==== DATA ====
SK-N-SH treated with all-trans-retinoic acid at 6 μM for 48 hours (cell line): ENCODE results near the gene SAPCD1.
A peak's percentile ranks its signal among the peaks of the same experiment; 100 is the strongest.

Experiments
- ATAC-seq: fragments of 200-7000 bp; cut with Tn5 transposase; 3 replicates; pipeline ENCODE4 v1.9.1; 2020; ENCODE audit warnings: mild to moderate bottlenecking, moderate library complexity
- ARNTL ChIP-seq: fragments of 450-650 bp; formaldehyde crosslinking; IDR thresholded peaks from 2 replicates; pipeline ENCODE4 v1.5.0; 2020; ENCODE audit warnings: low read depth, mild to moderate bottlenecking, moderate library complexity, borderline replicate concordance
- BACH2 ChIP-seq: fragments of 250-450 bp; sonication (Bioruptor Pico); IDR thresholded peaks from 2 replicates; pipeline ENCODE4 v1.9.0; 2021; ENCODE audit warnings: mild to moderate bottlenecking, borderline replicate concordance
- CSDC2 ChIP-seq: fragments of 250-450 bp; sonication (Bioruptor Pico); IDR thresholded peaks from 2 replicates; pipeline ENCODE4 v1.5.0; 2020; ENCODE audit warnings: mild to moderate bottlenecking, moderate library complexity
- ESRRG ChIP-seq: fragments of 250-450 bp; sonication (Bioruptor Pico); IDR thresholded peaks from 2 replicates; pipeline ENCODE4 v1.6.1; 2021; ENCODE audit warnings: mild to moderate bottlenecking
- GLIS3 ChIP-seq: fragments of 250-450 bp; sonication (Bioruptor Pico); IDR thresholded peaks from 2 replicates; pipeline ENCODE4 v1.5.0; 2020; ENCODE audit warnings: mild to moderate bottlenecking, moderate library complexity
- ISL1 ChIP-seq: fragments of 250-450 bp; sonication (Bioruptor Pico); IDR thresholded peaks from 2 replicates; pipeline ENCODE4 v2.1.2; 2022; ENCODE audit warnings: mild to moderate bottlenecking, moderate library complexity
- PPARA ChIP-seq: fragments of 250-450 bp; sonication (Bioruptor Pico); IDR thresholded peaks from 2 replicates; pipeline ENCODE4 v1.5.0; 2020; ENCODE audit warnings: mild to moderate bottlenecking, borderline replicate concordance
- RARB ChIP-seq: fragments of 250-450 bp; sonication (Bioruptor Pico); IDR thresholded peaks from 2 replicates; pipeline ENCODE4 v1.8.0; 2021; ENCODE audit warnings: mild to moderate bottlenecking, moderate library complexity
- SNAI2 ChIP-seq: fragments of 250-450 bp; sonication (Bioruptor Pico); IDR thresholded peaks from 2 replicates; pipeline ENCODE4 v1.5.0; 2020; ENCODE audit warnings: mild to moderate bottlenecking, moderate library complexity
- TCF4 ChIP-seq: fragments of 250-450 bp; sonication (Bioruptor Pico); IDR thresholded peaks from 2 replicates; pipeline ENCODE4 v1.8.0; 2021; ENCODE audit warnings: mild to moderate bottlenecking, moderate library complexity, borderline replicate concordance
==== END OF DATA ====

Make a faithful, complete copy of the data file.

SK-N-SH treated with all-trans-retinoic acid at 6 μM for 48 hours (cell line): ENCODE results near the gene SAPCD1.
A peak's percentile ranks its signal among the peaks of the same experiment; 100 is the strongest.

Experiments
- ATAC-seq: fragments of 200-7000 bp; cut with Tn5 transposase; 3 replicates; pipeline ENCODE4 v1.9.1; 2020; ENCODE audit warnings: mild to moderate bottlenecking, moderate library complexity
- ARNTL ChIP-seq: fragments of 450-650 bp; formaldehyde crosslinking; IDR thresholded peaks from 2 replicates; pipeline ENCODE4 v1.5.0; 2020; ENCODE audit warnings: low read depth, mild to moderate bottlenecking, moderate library complexity, borderline replicate concordance
- BACH2 ChIP-seq: fragments of 250-450 bp; sonication (Bioruptor Pico); IDR thresholded peaks from 2 replicates; pipeline ENCODE4 v1.9.0; 2021; ENCODE audit warnings: mild to moderate bottlenecking, borderline replicate concordance
- CSDC2 ChIP-seq: fragments of 250-450 bp; sonication (Bioruptor Pico); IDR thresholded peaks from 2 replicates; pipeline ENCODE4 v1.5.0; 2020; ENCODE audit warnings: mild to moderate bottlenecking, moderate library complexity
- ESRRG ChIP-seq: fragments of 250-450 bp; sonication (Bioruptor Pico); IDR thresholded peaks from 2 replicates; pipeline ENCODE4 v1.6.1; 2021; ENCODE audit warnings: mild to moderate bottlenecking
- GLIS3 ChIP-seq: fragments of 250-450 bp; sonication (Bioruptor Pico); IDR thresholded peaks from 2 replicates; pipeline ENCODE4 v1.5.0; 2020; ENCODE audit warnings: mild to moderate bottlenecking, moderate library complexity
- ISL1 ChIP-seq: fragments of 250-450 bp; sonication (Bioruptor Pico); IDR thresholded peaks from 2 replicates; pipeline ENCODE4 v2.1.2; 2022; ENCODE audit warnings: mild to moderate bottlenecking, moderate library complexity
- PPARA ChIP-seq: fragments of 250-450 bp; sonication (Bioruptor Pico); IDR thresholded peaks from 2 replicates; pipeline ENCODE4 v1.5.0; 2020; ENCODE audit warnings: mild to moderate bottlenecking, borderline replicate concordance
- RARB ChIP-seq: fragments of 250-450 bp; sonication (Bioruptor Pico); IDR thresholded peaks from 2 replicates; pipeline ENCODE4 v1.8.0; 2021; ENCODE audit warnings: mild to moderate bottlenecking, moderate library complexity
- SNAI2 ChIP-seq: fragments of 250-450 bp; sonication (Bioruptor Pico); IDR thresholded peaks from 2 replicates; pipeline ENCODE4 v1.5.0; 2020; ENCODE audit warnings: mild to moderate bottlenecking, moderate library complexity
- TCF4 ChIP-seq: fragments of 250-450 bp; sonication (Bioruptor Pico); IDR thresholded peaks from 2 replicates; pipeline ENCODE4 v1.8.0; 2021; ENCODE audit warnings: mild to moderate bottlenecking, moderate library complexity, borderline replicate concordance